Alberta municipalities frustrated with bad energy taxpayers

The association said in March that the province’s oil and gas companies owe a total of $253 million in unpaid property taxes to municipalities.

Unfortunately, the law allows a few companies to slip through the cracks and take advantage of the situation.explains Jason Schneider, who is also prefect of the county of Vulcan. It is very frustrating for municipalities. In our opinion, if [une entreprise] cannot pay its taxes, it should not be allowed to operate in Alberta, period.

Serious impacts

These unpaid property taxes cause many headaches for municipalities. For example, Vulcan County had to cut its budget by 30% to avoid passing the bill on to those who pay their taxes diligently, according to its prefect.

Political scientist Keith Brownsey of Mount Royal University in Calgary says it will be difficult for rural communities to get their money back and that these unpaid property taxes are having a significant impact on people in those areas.

Roads are not paved, new water filtration systems are not installed, same thing for new treatment plants, all that. The list is longhe said.

The director of the RMA refuses to point the finger at a particular company, leaving it to each municipality to do so if it wishes.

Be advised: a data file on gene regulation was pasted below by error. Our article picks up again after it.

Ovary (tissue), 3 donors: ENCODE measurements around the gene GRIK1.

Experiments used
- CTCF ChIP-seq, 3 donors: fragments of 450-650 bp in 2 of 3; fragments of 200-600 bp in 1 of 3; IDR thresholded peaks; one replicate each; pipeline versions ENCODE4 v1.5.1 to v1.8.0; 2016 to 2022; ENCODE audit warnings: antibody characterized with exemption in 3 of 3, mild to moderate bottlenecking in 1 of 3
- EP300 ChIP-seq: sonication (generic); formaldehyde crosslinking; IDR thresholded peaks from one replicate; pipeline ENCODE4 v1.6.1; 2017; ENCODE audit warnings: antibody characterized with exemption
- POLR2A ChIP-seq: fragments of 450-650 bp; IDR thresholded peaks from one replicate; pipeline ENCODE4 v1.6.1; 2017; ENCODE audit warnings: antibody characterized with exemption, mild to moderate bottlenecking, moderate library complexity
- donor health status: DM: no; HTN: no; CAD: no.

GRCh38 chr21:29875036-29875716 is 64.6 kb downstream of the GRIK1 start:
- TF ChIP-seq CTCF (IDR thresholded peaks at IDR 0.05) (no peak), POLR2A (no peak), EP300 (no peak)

However, the situation is getting worse every year, according to the annual report of the RMA, the taxes unpaid by these companies were estimated at $173 million in 2019. In two years, this debt has increased by 46%. Director Schneider is confident that this figure will drop significantly in 2022.

Allow time for the new law to take effect

At the end of 2021, the provincial government put in place a new law allowing municipalities to impose liens in order to recover what the oil companies owe them. In particular, the law grants municipalities the right to send their debtors a 120-day notice during which they must pay the debt or reach a payment agreement.

After these 120 days, municipalities can seize the assets of offending companies that are located within their geographical limits.

Recovering the amounts owed could take time, warns a spokesperson for Minister Ric McIver.

Photo: CBC

The energy regulatory agency now requires a study of the company’s financial health before granting it a license to operate in the province.

According to a spokesman for Municipal Affairs Minister Ric McIver, the department expects these changes to take time to show results.

Municipalities are slowly starting to use their new powers to impose liens to encourage companies to pay their property taxessaid Scott Johnson, the minister’s spokesman, in an email.

We are halfway through the first tax year since this law came into force. We continue to monitor the situation and hope that this law and the improvement in our economic situation will lead to positive results.

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